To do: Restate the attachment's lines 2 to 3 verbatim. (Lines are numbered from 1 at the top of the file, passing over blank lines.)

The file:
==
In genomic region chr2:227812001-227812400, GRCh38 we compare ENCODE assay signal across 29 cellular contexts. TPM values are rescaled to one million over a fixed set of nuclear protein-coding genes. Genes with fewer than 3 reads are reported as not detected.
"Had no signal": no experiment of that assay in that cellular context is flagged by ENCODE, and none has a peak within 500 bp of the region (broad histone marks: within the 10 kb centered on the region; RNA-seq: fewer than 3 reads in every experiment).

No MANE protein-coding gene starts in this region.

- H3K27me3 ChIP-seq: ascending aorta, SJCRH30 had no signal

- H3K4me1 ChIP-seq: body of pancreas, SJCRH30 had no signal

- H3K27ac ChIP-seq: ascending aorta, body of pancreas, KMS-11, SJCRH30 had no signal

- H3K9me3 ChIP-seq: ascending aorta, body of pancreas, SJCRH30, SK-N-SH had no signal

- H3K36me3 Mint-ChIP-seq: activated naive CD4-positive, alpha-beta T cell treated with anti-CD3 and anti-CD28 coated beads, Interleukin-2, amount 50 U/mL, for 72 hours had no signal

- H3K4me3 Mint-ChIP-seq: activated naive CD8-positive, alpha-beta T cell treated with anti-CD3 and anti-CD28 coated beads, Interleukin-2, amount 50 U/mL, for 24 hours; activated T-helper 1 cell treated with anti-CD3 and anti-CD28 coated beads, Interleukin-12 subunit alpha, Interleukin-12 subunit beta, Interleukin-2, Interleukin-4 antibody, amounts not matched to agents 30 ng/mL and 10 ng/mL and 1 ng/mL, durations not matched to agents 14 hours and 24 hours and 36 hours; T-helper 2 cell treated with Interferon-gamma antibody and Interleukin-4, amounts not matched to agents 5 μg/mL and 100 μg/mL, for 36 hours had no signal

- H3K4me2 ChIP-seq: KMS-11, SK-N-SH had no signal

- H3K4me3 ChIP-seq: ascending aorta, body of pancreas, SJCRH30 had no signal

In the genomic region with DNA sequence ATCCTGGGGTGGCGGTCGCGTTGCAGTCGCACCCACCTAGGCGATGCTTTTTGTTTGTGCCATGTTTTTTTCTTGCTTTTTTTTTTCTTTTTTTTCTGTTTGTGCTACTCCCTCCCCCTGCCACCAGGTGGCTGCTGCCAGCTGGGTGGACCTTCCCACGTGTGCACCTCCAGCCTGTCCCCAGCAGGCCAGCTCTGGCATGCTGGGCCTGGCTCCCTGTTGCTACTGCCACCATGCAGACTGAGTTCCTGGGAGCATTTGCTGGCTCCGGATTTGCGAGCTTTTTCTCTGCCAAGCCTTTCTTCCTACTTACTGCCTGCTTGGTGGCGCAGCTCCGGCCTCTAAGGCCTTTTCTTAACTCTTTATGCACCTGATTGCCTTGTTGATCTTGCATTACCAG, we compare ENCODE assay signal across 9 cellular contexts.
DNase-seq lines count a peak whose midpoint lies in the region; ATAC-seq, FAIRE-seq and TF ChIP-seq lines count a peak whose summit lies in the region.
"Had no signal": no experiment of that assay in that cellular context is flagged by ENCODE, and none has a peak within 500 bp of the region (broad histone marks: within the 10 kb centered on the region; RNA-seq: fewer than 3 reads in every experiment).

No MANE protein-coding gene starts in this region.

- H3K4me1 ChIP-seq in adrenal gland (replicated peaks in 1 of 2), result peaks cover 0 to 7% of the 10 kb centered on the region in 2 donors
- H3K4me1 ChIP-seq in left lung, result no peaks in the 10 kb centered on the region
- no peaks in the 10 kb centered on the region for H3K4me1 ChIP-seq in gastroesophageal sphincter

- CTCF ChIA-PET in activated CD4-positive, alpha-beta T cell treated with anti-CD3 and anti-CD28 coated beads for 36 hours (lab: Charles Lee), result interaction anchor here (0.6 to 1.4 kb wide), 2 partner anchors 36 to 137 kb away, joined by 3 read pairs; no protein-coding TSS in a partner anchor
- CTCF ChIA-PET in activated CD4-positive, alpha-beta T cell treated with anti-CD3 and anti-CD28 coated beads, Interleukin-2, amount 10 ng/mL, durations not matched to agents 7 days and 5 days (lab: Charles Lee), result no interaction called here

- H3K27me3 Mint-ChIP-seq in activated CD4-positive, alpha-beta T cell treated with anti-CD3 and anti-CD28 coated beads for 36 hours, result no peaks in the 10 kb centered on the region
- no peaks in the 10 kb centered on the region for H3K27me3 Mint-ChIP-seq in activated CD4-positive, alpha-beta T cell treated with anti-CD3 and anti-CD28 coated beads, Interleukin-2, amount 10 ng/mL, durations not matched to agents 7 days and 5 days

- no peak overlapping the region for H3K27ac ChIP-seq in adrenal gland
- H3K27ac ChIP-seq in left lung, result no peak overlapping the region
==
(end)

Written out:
"Had no signal": no experiment of that assay in that cellular context is flagged by ENCODE, and none has a peak within 500 bp of the region (broad histone marks: within the 10 kb centered on the region; RNA-seq: fewer than 3 reads in every experiment).

No MANE protein-coding gene starts in this region.